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Friday, 29 January 2010


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In 2006 I was in Amsterdam, and a friend and I were walking around on a bright winter day and stumbled across a gallery of HC-B prints. There were rooms full of them and we spent hours there. I would be inclined to agree with the book is better comment until I was able to see all of these prints on a single visit. All full frame prints as per his usual, and every one that captures a moment in time. It was awesome.

I remember being disappointed after seeing an HCB retrospective in Ottawa in the late 80s or early 90s. The images were great, but the prints weren't. Some pictures just work better in books.

Similarly, I never really liked Ralph Gibson's work until I happened onto a mid-70s Pop Photo (or Modern Photo?) a few years ago. There was tonality on that cheap newsprint that I had never seen in glossy books. I don't know if the effect was intentional, or if it was a mix-up in the PMT/printing process.

That must be third-degree humor (humour).
So, based on a 'seminal experience' of yours in a gallery showing Rothko's paintings under poor lighting, you're telling us we should bypass Cartier-Bresson exhibitions?
I have books and magazines showing the popular and also some quite rarely seen pictures of Cartier-Bresson. I saw several exhibitions of his work, as well as original loose prints. I'll trade any Rothko's show anytime for a Cartier-Bresson's. With decent lighting, please.

I beg to differ. Last year I saw a large retrospective of HCB in Paris at the Maison Européenne de la Photographie. Many of the images, although not all, were familiar to me through books and magazines and the impact of well presented prints was, at least for me, far greater. The immediacy, the sense of the decisive moment, is better communicated by prints.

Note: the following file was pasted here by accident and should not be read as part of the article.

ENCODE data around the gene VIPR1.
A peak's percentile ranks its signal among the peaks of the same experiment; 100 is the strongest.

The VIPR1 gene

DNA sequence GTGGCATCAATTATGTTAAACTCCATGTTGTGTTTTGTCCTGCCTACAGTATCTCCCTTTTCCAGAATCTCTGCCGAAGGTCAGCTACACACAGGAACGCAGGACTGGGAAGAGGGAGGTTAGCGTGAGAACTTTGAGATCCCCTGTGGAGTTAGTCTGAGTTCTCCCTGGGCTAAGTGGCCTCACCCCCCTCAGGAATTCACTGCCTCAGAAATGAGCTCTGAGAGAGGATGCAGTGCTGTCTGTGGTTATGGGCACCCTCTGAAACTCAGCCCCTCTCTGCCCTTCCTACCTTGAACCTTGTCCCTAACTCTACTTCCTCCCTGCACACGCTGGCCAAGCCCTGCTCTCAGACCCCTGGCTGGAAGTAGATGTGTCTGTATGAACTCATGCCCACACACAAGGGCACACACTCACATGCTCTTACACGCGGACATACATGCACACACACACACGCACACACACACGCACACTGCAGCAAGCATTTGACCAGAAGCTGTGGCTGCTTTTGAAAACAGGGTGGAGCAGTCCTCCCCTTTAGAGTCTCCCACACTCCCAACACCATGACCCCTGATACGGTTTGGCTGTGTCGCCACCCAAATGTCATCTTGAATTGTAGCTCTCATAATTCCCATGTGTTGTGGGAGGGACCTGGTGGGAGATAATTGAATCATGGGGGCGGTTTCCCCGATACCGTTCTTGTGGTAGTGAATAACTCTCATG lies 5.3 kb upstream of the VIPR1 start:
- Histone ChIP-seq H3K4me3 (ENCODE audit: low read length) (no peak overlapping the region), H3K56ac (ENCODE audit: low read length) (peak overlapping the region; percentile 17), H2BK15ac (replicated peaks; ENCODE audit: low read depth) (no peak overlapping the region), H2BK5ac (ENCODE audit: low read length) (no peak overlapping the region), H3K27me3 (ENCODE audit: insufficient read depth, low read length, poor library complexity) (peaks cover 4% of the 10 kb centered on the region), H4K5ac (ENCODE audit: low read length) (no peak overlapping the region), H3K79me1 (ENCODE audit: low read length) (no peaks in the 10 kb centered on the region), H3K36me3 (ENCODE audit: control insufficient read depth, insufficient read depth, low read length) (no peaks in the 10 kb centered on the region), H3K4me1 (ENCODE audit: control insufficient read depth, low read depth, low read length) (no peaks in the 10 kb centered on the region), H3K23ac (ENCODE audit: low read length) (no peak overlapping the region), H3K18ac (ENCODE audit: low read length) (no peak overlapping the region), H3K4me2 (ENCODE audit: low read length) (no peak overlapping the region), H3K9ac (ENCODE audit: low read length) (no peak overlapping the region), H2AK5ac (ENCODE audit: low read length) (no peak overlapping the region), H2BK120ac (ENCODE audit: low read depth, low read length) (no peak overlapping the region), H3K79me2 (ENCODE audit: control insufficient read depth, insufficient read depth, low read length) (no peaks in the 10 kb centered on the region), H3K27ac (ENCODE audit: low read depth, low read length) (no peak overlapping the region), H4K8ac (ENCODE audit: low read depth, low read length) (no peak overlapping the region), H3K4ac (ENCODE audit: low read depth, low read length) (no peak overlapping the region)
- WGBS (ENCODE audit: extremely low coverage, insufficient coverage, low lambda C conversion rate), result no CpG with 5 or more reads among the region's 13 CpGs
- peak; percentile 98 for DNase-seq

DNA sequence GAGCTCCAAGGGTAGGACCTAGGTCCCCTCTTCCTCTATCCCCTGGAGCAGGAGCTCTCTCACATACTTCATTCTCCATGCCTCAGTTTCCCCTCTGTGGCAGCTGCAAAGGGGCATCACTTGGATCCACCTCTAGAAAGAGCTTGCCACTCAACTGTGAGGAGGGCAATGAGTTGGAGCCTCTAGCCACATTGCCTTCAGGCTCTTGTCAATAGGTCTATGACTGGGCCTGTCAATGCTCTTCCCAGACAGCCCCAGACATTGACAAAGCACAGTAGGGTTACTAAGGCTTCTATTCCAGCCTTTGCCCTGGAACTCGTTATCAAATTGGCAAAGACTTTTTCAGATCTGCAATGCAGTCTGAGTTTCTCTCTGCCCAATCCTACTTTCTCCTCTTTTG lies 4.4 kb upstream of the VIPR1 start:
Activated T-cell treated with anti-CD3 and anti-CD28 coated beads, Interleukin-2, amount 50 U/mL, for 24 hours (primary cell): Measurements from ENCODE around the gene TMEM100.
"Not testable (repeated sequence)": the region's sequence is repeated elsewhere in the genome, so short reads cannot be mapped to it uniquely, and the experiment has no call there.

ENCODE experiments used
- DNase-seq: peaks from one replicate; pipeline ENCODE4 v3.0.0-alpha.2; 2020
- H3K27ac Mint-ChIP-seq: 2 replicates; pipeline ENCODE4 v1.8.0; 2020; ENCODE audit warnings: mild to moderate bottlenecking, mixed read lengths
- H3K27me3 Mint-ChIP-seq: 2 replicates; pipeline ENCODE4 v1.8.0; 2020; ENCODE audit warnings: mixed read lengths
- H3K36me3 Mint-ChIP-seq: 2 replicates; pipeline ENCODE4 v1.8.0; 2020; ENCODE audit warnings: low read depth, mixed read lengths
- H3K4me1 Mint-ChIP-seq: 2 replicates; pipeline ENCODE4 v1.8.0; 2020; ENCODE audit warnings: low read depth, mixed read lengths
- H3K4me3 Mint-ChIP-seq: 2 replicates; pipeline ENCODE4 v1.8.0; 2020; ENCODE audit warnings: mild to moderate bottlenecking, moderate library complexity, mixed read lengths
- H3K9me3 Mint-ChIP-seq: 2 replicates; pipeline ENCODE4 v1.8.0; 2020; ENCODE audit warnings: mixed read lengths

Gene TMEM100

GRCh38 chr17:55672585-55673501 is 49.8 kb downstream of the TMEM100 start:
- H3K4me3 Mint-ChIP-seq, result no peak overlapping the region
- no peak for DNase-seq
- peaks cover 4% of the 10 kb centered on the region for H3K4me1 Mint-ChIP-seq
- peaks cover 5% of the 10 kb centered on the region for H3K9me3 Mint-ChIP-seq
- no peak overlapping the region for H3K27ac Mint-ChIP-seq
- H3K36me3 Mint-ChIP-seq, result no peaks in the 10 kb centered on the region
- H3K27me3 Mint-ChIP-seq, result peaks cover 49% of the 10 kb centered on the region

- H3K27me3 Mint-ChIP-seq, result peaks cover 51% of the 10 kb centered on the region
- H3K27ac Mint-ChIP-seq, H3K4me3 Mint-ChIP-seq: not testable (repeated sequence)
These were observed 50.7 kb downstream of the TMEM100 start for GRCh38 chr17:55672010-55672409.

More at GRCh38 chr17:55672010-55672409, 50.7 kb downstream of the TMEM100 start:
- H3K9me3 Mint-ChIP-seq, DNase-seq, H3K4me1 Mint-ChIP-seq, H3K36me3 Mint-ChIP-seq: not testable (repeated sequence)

Joe, you're probably right. The original HCB prints that I have seen look pretty gray. But sometimes a guy just needs a road trip.

Interesting point. Just as a "yes, but" sort of reaction I vividly remember seeing exhibitions of the work of George Rodger and Eve Arnold, both of them at the Barbican in London and feeling that the extra depth that was present in the prints seemed to give me a deeper view into the photographers vision. Some sort of feeling of "being there" that I have not got from seeing any of those images in books.

Seeing actual prints is always enlightening- to one degree or another. In HCB's case, I remember being somewhat underwhelmed at what I expected to be a revelatory experience. Your observation is spot on- a well reproduced book on HCB will deliver the goods for those who can't attend the exhibit. Actual prints can be quite the experience- truer colors, exquisite tonal values, wall sized prints, the gallery experience alone... And large prints of large format work can be particularly astounding- and even Henry Wessel's immaculately printed 35mm prints (most under 16x20) were near miraculous to behold (particularly in light of his rather poorly reproduced monograph).

But when it came to HCB (and yes, I am a fan), it was well... enlightening for what it didn't yield in person.

I couldn't agree more. I attend every photography exhibition that comes to town (or that happens to be in the city I'm currently at), but for the style of photography I'm interested in I always valued books much more. One aspect that wasn't mentioned in Joe's text is that a book can put much more emphasis on things like sequence and juxtaposition. Think for example about Frank's "The Americans" and how he said that he wanted its readers to return to it several times like with a poem. That's something you can only do with a book.

The importance of the "vintage print" might also be a Western (or even US) thing influenced by artists like Ansel Adams. Japan, for instance, seems to value photo books much more. I recall a Kiyoshi Suzuki exhibition (in my home town Hamburg last year) where the main exhibits were Suzuki's original (and now very rare and expensive) books (which you were allowed to look at with gloves and under survey) while the prints on the wall were clearly more of an afterthought.